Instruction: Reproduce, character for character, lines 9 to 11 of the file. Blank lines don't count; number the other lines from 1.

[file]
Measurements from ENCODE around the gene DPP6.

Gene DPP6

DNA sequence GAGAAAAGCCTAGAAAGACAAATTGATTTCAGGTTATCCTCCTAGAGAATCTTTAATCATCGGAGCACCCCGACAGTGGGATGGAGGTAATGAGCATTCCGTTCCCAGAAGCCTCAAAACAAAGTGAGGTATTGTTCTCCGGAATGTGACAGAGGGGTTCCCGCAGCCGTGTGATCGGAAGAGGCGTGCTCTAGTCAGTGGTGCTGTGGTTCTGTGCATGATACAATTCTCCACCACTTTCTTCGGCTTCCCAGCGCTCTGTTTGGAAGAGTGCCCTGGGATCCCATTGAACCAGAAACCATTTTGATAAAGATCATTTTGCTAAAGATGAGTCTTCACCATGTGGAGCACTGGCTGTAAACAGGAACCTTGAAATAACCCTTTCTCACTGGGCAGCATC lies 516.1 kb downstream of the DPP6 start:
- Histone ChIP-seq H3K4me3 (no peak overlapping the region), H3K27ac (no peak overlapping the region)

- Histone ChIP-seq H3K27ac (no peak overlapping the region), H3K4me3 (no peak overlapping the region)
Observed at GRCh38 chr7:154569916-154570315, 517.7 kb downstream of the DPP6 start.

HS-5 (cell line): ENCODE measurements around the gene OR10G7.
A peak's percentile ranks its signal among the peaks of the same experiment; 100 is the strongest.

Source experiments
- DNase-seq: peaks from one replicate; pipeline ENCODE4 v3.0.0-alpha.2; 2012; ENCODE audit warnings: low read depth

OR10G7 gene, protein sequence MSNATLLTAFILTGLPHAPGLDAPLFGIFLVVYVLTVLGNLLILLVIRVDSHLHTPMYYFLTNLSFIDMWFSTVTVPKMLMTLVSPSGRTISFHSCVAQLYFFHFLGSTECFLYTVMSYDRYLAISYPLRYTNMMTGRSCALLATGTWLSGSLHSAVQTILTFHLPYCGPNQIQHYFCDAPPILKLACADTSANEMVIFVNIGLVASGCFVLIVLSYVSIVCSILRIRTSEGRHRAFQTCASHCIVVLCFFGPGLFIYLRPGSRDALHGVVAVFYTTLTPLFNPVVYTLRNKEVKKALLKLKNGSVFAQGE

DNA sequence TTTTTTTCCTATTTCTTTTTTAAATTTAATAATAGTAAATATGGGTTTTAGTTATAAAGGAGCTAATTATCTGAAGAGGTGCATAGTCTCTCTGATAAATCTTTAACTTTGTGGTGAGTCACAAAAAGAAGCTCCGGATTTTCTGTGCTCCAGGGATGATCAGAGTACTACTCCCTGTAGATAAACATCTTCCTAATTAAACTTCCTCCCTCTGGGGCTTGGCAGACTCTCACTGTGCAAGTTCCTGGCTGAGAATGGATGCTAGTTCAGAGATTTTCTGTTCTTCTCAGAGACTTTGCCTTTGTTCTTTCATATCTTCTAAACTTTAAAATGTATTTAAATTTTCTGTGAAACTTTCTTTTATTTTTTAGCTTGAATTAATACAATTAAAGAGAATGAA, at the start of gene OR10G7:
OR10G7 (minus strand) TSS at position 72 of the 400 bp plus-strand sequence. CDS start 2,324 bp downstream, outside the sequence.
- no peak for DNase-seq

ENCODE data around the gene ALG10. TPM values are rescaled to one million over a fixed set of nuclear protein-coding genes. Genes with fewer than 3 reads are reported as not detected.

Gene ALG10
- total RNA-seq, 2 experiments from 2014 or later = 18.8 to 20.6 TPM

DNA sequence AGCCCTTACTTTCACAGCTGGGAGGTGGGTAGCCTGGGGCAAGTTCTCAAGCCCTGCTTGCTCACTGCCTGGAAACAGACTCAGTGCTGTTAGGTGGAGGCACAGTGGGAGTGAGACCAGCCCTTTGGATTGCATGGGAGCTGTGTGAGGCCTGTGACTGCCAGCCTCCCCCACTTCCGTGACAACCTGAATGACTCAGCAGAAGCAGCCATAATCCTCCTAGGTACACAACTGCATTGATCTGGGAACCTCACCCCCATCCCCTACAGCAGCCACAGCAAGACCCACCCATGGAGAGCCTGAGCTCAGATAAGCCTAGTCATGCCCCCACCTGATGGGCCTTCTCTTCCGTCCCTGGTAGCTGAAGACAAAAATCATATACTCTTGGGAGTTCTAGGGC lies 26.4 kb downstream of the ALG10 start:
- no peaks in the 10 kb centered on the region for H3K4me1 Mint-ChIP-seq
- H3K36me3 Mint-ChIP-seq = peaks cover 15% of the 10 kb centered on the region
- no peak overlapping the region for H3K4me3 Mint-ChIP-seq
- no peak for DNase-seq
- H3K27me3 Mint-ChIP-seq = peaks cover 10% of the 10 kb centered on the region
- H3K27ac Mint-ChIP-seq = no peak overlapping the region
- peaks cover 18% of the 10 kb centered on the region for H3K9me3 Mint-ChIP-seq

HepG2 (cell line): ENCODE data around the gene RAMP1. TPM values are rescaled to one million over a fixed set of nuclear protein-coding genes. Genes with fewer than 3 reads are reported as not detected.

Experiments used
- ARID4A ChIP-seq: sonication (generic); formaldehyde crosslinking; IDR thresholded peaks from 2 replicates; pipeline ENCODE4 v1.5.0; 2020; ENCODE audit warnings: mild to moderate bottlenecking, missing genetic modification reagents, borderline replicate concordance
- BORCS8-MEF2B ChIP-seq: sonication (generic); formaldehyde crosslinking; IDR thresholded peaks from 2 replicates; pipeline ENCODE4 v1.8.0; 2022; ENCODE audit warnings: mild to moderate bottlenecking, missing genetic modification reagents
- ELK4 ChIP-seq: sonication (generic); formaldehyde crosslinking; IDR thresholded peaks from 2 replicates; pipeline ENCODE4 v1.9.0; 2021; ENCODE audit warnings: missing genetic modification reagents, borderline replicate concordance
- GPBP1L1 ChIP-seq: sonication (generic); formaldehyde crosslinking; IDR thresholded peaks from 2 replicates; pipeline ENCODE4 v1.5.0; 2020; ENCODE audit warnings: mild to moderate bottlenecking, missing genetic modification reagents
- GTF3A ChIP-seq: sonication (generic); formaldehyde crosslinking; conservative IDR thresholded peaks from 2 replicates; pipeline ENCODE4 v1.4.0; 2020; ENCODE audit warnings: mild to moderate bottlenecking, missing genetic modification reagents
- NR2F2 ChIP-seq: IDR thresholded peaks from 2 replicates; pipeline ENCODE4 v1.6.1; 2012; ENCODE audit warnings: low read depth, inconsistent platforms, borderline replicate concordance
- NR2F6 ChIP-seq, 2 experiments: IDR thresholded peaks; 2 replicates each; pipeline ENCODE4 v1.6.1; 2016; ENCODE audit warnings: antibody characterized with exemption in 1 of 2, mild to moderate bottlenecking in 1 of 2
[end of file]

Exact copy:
Source experiments
- DNase-seq: peaks from one replicate; pipeline ENCODE4 v3.0.0-alpha.2; 2012; ENCODE audit warnings: low read depth

OR10G7 gene, protein sequence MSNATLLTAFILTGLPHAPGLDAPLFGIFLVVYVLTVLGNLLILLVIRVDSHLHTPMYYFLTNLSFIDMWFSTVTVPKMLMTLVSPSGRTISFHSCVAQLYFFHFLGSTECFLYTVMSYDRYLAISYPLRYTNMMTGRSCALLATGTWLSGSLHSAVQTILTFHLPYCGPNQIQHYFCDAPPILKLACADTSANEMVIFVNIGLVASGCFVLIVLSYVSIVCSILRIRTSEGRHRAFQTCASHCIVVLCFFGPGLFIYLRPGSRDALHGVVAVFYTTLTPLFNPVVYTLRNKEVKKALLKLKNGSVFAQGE